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Trigger

*Blackdog*
 
 
Barked: Fri Feb 17, '12 12:59pm PST 
It wasn't rude to try to gain outside insight.

I wasn't sure if I was out of line with thinking the match would not have been the best one. So I brought the situation, generically and not linking it to you at all, to people I've associated with for years and trust.

When bringing my concerns to you you got very defensive and were not at all interested in hearing any other point of view. You were right, I was wrong, you are a dog trainer and could handle everything even if it was at the expense of the dog, end of story, for you, which was fine and I let it go in your thread. But I had every right to discuss it elsewhere. You posted in a public forum, people will discuss what you put out there.
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Trigger

*Blackdog*
 
 
Barked: Fri Feb 17, '12 1:01pm PST 
I will gladly provide the link if you think I've misrepresented the situation....hang on...
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Member Since
02/17/2012
 
 
Barked: Fri Feb 17, '12 1:03pm PST 
You are right. You are able to discuss it on other threads. I do appreciate all insights and LOVE learning. My concern is that you posted that my training techniques boarder on the "DANGEROUS" and yes I am NOT an certified trainer. Doesnt mean that I am not trying for it. You do NOT know how I train. And that is what I take offense on. That is RUDE. I want nothing more then the dog to get the training it needs. Via whomever its with. It is all about the dog. And since its a puppy who was born this way, it deserves every chance possible of not being left behind or tossed away. I tend to do a lot of fostering just for that reason. And since I have not had the pleasure of dealing with a deaf dog before , I thought this would be a great learning experiance for myself and whomever gets the dog.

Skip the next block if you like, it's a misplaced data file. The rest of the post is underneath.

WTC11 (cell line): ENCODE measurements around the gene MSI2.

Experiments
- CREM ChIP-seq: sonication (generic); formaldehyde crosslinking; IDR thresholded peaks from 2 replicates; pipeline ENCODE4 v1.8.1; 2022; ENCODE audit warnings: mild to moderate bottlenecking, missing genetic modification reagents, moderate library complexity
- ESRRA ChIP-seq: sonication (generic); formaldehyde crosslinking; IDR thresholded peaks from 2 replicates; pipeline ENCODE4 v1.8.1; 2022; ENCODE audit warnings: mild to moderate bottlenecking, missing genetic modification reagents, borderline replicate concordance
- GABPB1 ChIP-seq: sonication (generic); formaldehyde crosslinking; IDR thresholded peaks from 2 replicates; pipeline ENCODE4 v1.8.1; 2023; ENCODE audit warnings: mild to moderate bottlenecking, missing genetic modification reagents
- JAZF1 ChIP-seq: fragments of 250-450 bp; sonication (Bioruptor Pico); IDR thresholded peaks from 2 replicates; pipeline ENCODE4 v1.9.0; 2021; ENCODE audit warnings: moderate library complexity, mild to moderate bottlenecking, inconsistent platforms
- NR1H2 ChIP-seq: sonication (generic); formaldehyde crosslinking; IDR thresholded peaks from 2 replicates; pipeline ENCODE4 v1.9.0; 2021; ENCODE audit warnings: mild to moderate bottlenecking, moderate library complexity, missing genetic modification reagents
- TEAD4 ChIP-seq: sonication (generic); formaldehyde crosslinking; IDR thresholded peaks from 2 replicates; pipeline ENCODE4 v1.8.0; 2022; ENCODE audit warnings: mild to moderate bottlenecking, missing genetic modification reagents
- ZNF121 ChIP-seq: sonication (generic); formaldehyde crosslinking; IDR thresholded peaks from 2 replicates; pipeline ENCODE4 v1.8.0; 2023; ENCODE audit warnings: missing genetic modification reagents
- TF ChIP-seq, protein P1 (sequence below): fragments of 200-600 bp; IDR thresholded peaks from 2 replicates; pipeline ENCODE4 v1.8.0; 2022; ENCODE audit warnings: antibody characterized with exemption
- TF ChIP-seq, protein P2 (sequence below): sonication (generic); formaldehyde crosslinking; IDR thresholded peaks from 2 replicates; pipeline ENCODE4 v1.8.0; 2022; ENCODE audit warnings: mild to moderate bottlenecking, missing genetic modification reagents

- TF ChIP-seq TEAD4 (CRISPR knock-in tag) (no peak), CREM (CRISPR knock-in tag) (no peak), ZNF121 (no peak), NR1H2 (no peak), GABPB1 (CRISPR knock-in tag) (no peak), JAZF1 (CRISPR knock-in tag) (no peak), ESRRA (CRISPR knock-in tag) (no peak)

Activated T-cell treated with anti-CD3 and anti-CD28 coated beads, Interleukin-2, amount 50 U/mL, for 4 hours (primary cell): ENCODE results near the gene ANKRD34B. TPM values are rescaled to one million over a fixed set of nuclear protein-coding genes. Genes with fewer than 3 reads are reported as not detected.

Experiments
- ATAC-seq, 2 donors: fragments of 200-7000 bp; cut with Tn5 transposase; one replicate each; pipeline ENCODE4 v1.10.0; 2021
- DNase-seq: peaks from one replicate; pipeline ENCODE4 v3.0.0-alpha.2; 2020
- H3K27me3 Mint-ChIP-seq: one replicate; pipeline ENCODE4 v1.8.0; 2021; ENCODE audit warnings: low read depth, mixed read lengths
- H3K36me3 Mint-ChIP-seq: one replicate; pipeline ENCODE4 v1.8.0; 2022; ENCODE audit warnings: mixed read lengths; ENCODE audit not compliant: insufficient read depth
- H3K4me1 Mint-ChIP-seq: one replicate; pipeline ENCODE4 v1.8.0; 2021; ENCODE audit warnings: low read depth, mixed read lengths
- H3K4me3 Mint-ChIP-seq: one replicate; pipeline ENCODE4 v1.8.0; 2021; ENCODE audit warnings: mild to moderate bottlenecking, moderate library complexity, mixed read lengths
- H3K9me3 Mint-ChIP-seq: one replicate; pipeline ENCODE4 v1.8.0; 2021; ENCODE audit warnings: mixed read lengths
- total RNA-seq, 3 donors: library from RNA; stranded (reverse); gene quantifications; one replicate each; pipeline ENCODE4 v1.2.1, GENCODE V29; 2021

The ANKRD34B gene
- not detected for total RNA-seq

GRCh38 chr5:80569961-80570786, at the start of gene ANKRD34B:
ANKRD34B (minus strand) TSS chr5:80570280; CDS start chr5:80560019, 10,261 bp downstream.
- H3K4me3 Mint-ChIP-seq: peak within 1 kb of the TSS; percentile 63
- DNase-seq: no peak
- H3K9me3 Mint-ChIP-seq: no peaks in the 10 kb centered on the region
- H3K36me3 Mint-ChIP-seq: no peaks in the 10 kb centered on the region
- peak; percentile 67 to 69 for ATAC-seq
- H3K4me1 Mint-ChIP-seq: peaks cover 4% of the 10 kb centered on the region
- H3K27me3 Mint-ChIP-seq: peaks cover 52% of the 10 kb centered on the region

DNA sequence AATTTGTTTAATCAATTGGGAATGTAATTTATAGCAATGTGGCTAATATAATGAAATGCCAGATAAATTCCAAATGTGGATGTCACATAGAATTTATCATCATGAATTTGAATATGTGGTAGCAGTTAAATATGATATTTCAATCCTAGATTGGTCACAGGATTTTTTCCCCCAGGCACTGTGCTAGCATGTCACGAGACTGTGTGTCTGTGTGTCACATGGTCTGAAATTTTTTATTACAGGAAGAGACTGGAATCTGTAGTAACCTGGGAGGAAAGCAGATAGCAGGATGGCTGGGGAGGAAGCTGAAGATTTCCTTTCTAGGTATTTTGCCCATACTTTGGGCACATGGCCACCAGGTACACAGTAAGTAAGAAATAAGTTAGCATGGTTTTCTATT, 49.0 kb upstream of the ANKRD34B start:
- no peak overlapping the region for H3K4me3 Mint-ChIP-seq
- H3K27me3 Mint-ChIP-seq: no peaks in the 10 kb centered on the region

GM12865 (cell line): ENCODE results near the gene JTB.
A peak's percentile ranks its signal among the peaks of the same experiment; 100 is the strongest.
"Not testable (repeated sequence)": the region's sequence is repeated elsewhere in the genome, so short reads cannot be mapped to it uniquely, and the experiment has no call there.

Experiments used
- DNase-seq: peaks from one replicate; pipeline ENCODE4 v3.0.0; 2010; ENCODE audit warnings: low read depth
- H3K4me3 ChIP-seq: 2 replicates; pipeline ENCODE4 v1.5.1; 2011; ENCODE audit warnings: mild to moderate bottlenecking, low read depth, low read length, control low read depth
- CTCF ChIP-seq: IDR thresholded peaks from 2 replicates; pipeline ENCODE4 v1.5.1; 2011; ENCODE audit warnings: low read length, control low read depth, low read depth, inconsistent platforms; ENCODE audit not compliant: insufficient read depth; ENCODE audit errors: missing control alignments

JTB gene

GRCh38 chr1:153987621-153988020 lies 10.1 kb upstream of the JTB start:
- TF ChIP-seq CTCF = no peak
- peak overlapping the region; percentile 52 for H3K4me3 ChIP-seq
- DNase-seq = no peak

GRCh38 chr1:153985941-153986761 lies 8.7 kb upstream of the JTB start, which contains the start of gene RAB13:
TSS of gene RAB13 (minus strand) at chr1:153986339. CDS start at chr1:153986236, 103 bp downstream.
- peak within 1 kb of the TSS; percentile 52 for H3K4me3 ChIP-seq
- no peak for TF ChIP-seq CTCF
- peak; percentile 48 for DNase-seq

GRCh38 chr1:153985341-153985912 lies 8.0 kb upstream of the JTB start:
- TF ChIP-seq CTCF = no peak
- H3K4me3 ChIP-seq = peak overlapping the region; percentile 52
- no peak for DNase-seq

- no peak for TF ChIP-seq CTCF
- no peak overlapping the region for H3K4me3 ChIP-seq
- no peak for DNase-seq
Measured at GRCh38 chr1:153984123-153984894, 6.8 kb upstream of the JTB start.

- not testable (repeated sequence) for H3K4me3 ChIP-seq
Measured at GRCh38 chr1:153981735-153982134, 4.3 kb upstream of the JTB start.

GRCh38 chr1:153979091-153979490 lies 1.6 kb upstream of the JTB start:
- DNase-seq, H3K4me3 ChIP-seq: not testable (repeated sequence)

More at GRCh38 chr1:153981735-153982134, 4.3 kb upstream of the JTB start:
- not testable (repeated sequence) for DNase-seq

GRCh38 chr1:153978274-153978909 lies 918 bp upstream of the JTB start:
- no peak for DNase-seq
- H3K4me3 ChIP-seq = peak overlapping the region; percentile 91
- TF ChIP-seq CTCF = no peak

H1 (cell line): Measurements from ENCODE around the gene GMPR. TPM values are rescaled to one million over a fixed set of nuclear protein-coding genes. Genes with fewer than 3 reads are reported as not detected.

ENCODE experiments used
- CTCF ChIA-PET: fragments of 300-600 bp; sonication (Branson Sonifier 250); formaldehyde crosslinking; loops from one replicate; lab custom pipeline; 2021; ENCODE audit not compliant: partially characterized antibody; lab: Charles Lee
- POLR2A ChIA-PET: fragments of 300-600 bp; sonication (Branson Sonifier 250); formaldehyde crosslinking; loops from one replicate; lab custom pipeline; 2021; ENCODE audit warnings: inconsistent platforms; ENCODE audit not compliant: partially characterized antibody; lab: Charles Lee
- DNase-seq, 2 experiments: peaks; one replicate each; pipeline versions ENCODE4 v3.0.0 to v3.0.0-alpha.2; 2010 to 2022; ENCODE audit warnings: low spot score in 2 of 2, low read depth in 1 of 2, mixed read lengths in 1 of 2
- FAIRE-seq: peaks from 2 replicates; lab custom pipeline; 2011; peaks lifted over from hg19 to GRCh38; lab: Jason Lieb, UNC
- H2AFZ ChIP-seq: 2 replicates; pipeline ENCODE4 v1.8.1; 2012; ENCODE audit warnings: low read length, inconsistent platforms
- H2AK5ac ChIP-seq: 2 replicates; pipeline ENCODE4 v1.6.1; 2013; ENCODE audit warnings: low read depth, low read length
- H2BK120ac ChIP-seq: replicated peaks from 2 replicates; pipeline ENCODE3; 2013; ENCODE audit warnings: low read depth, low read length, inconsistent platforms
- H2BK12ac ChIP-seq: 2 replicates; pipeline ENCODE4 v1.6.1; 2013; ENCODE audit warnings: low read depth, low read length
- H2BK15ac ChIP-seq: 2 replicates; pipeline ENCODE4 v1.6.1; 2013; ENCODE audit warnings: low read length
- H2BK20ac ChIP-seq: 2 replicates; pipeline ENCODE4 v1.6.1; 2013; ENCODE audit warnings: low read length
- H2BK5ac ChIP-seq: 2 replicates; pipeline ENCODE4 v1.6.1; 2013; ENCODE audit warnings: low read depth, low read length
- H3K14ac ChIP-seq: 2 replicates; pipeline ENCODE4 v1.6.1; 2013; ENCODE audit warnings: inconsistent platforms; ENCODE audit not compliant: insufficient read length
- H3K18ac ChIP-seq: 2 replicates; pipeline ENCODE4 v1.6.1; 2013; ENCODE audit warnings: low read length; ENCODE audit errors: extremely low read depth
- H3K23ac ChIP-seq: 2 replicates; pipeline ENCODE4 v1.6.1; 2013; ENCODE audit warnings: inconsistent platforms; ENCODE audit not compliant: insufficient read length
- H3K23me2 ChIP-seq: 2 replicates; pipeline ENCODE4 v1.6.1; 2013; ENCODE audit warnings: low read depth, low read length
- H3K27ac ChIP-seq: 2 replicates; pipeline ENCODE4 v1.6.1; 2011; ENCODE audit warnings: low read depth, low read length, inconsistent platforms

Edited by author Fri Feb 17, '12 1:08pm PST

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Trigger

*Blackdog*
 
 
Barked: Fri Feb 17, '12 1:29pm PST 
I am entitled to my opinion that advice you've given in the past was dangerous.

I represented you correctly as a dog trainer who was not certified. Why are you taking offense to that? I'm not a certified trainer either. That's not a bash, just fact.


Rescue dogs don't need pity. Its not a matter of who's merely willing to take them but moreso about what sort of home will best meet their needs. It's admirable you want to take on a blind dog, I wouldn't mind doing the same someday. That said it's not about what I want. Its about what would be best for that hypothetical blind pup. My kids are older than yours, phenomenal with rescue animals of many species, and I still wouldnt bring a dog compromised in both hearing and sight. Sure a pup may be tolerant but that doesn't mean a full grown dog will be. It doesn't mean when your kids have friends over they'll understand, or your family and friends, or other dogs or whoever.

You specified the dog would have been designated for your young daughter so it's not like the intent would have been to give it a peaceful and predictable life. Sure some dogs adapt, but what would have come of the dog if he couldn't have adapted to the unpredictability of a toddler? Sure management could keep everyone safe if you were really diligent but at what expense to the dog, and to your family.

Placing such high expectations on any rescue can be a stretch but on a rescue with such severe special needs?

I just can't wrap my head around the idea. That's not a bash on you, I'd say the same to all families with young children. I'll never agree that intentionally setting that scenario up would be a good idea. And yes, it would be dangerous no matter how well educated our is in regards to canines. To refuse to acknowledge the potential for disaster is very concerning to me.

Edited by author Fri Feb 17, '12 1:34pm PST